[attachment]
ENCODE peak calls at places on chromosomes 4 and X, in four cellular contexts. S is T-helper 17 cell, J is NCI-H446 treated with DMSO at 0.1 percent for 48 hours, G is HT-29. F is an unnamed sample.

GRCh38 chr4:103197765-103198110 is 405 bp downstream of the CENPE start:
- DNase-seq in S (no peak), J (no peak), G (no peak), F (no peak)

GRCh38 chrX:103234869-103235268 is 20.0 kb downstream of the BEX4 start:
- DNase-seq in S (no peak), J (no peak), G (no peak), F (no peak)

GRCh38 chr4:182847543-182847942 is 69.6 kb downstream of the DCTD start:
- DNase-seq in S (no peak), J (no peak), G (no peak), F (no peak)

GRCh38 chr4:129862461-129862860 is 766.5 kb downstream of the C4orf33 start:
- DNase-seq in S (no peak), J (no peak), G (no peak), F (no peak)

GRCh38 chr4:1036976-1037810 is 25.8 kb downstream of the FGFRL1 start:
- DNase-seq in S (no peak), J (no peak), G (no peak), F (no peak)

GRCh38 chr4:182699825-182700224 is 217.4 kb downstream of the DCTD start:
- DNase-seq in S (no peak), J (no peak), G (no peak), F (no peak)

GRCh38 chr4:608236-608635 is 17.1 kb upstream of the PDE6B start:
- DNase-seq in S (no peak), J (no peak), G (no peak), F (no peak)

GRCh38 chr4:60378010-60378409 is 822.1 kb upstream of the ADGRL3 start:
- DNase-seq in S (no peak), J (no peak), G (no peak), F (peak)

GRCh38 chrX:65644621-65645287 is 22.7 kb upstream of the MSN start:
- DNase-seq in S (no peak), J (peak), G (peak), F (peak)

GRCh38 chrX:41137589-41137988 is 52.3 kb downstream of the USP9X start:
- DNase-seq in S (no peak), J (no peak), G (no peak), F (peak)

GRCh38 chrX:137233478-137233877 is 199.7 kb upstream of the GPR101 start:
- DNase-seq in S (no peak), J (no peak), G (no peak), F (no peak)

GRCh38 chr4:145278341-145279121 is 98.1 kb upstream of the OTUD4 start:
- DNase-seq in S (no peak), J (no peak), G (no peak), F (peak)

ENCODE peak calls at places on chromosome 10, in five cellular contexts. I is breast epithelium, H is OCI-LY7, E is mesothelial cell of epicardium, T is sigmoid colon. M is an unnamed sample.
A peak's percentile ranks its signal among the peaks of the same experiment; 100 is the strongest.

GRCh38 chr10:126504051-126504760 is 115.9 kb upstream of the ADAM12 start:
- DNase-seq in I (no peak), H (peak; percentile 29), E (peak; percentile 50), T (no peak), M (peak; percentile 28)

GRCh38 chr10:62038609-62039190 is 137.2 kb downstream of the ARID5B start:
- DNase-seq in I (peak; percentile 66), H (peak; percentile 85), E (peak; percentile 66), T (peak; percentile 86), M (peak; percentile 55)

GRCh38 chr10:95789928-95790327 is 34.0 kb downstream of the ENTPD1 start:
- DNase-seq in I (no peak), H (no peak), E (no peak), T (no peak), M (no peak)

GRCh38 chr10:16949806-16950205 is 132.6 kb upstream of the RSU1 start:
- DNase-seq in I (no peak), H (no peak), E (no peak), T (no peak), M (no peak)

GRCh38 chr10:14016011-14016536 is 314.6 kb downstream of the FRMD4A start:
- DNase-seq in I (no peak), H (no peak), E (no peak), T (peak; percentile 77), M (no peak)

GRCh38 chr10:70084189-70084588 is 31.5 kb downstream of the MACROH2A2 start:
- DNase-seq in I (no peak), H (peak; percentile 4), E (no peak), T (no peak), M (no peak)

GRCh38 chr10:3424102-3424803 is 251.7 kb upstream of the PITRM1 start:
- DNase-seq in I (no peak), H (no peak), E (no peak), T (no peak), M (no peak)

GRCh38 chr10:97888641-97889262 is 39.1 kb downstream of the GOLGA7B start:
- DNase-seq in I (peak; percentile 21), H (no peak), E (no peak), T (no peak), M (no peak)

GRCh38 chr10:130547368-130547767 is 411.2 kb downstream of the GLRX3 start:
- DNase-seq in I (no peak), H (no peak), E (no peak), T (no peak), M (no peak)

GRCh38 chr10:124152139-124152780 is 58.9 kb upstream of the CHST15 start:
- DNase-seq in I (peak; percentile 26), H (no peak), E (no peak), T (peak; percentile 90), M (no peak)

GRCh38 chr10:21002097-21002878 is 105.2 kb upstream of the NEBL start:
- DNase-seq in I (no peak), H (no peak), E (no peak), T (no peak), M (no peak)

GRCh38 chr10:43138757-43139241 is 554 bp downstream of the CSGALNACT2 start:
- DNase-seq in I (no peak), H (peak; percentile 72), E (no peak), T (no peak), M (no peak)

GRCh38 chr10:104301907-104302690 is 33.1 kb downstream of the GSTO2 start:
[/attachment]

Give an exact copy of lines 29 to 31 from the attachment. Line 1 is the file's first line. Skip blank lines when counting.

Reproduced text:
- DNase-seq in I (no peak), H (peak; percentile 29), E (peak; percentile 50), T (no peak), M (peak; percentile 28)

GRCh38 chr10:62038609-62039190 is 137.2 kb downstream of the ARID5B start:
- DNase-seq in I (peak; percentile 66), H (peak; percentile 85), E (peak; percentile 66), T (peak; percentile 86), M (peak; percentile 55)